We hear this a lot. We also hear “I’ve never seen a flea. My pet doesn’t have fleas.” Basically, it is extremely likely that your pet has had the occasional flea, even if they never go outside. Even if you never see a flea. Even if you bathe them all the time. Even if they wear a flea collar you bought at a retail store. Even if you are applying your pet’s topical flea medication the same day every month. The problem is, fleas come from wildlife outside, as well as other pets. Walking along outside, a flea may jump on your clothing. Because humans are colder than fleas like, as soon as you approach a nice furry, warm animal, like your dog or cat, the flea jumps off you and onto your pet. For a printable sheet of Dr. Rox’s recommendations for dog flea control click HERE , dog tick control click HERE, and cat flea control click HERE. For 13 suggestions on how to break the flea cycle in your home, click HERE.

Each adult flea is able to produce up to 50 unkillable eggs a day within about 24 hours of biting your pet. The adult flea continues to live on your dog, running around, biting your pet up to 200 times a day for additional meals (of blood!) and continuing to produce more flea eggs. The eggs, dried flea feces and some bits of dried blood fall off your pet and end up in the deepest recesses of your furniture, floor, carpeting or anywhere else they happen to land. They are “sticky” so it is hard to remove them. The eggs hatch into larvae (gross, worm-like things) that are almost impossible to see without magnification. These larve live on the feces and dried blood that fell off your pet. After a while, the larva spins a cocoon, where it develops into a starving, small adult flea. When your pet walks by, the flea senses the vibrations and heat and jumps on your pet and starts biting it’s new host, getting blood meals. For a video of this nasty cycle, click on the flea at the left side.

The hotter and moister the environment is, the faster the cycle of adult flea to egg to larva to adult flea happens. If it is cooler, or drier, the cycle takes longer. Fleas in their various stages can live for up to two YEARS without a host (like a dog or cat or possum or raccoon or, well, you get the idea). Since most animals chew at the itchy spot when the adult flea bites, the flea either rapidly runs to another part of the pet’s body or is eaten (potentially infecting your pet with tapeworms, by the way). So it is rare for a person to actually see a flea on their pet unless they are just swarming with them. Each adult flea you see is an indicator of 95 other fleas in various stages of the life cycle in that area. By the time you see a few fleas, there is a BIG problem.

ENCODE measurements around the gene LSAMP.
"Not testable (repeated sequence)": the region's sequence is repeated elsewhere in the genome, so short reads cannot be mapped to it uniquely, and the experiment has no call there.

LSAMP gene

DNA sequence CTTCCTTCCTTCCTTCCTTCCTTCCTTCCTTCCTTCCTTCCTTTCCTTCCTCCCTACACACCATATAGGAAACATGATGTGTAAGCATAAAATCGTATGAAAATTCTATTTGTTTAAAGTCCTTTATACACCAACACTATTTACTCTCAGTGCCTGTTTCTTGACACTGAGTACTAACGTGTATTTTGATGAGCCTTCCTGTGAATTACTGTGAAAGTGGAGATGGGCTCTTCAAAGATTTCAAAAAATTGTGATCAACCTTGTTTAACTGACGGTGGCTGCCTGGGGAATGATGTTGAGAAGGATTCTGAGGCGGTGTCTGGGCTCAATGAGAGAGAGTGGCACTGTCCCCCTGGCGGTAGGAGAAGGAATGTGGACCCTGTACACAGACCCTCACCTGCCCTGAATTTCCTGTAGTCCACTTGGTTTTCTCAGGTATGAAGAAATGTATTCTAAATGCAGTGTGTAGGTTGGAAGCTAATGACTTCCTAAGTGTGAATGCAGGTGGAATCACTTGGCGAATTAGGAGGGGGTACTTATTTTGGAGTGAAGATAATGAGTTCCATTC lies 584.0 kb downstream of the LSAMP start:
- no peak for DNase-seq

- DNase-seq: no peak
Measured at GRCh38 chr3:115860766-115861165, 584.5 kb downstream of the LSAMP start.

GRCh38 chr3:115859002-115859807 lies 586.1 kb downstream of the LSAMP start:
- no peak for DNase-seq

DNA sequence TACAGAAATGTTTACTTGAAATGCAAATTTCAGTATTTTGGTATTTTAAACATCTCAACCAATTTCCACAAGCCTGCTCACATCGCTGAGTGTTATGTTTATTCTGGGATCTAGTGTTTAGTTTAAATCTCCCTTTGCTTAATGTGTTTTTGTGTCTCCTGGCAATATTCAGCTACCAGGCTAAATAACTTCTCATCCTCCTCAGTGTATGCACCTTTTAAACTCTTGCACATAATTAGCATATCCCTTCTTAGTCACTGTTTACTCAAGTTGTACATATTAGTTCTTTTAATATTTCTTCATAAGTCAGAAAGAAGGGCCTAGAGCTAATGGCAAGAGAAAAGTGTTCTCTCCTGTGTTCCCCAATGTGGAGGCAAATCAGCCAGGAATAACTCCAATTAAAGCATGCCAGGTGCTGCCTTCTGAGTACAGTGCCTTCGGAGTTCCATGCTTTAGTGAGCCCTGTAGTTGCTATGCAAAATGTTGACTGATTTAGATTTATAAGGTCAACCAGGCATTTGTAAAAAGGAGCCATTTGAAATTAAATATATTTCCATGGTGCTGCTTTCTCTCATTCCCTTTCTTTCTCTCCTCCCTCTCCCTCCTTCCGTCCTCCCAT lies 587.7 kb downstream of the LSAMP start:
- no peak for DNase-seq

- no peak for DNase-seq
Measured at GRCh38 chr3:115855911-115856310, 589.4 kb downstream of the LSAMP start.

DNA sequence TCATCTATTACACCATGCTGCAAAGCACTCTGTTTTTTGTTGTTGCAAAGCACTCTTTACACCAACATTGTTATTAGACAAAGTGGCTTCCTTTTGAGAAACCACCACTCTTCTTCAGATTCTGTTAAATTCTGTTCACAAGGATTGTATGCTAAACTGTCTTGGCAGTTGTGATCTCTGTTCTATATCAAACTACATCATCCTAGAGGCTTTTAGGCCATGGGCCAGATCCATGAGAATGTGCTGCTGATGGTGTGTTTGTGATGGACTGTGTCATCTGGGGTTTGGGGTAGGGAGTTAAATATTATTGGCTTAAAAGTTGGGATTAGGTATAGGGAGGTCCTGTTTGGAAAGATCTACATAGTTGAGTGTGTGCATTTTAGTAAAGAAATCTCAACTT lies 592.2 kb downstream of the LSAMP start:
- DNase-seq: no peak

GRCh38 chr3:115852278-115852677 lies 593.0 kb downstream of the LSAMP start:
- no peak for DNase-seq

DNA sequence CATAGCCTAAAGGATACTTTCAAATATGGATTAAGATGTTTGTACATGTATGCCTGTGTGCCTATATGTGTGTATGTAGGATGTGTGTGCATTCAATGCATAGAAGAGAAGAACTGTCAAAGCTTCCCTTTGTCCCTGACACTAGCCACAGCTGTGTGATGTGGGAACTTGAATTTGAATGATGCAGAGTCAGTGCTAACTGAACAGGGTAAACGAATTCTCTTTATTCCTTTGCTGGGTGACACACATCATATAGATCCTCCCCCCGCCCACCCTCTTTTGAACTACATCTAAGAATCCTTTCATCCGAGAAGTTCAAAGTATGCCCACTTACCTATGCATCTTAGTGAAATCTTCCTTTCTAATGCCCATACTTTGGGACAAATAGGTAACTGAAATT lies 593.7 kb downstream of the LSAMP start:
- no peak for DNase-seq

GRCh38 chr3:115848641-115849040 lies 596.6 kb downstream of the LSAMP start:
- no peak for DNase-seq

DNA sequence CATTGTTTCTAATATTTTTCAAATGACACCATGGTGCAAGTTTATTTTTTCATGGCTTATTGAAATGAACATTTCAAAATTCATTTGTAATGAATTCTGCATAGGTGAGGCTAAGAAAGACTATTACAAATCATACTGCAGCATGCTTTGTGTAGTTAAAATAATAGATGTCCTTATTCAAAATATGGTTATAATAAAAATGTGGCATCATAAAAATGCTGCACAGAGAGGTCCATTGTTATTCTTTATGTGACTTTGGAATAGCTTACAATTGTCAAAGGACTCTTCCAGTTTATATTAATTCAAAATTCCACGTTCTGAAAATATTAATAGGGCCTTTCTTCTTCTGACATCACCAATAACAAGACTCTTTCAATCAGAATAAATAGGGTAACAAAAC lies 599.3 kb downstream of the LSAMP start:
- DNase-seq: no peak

This is why it is essential to:

1) Apply safe, effective flea preventative medication to your pet regularly, year round. (It doesn’t get below freezing, which is needed to kill the fleas, in the typical home, so not applying prevention in the winter is asking for a problem to develop)

2) Treat ALL the flea susceptible pets in your home for fleas regularly. Any untreated animals act as a constant source of new flea eggs.

3) If you have pets other than dogs or cats, check with their veterinarian  to see if flea prevention is needed and what is safe to use. Using medicine designed for another species may be poisonous to your pet. At the very least, it may be ineffective. At the worst, it may kill the pet. When in doubt check with your veterinarian.

4) Follow the label directions for the preventative medicine you are applying to your pet. If your pet takes Program, Sentinel, Comfortis or Trifexis, giving the medicine with a full meal is essential or it will not be absorbed or work as expected.

5) If your pet is having a bad flea problem right now, you need to treat the environment as well as your pet, to get rid of as many adult fleas as fast as possible. (This is not essential, but just treating the pet makes getting the fleas under control take much longer). Be sure to treat any shaded areas or favorite resting spots outside, by raking away any loose debris and treating the area with an insecticide labeled for that use. Keep pets off any treated areas until they are dry. If the pet stays or comes in the house, you will need to treat the house, too. Foggers, sprays labeled for indoor use and exterminators are all good choices. Be sure to carefully follow all label directions if you do it yourself.  You will probably need to re-treat the environment at regular intervals to continue to eliminate more fleas as they hatch out.

6) If your pet has sores or raw, red areas on their skin, take them to the veterinarian to be sure they don’t have additional problems, like infection, that will require medical treatment.

7) Once the problem is under control, continue to use regular, safe, flea control on your pet(s) to help prevent another big flea problem in the future.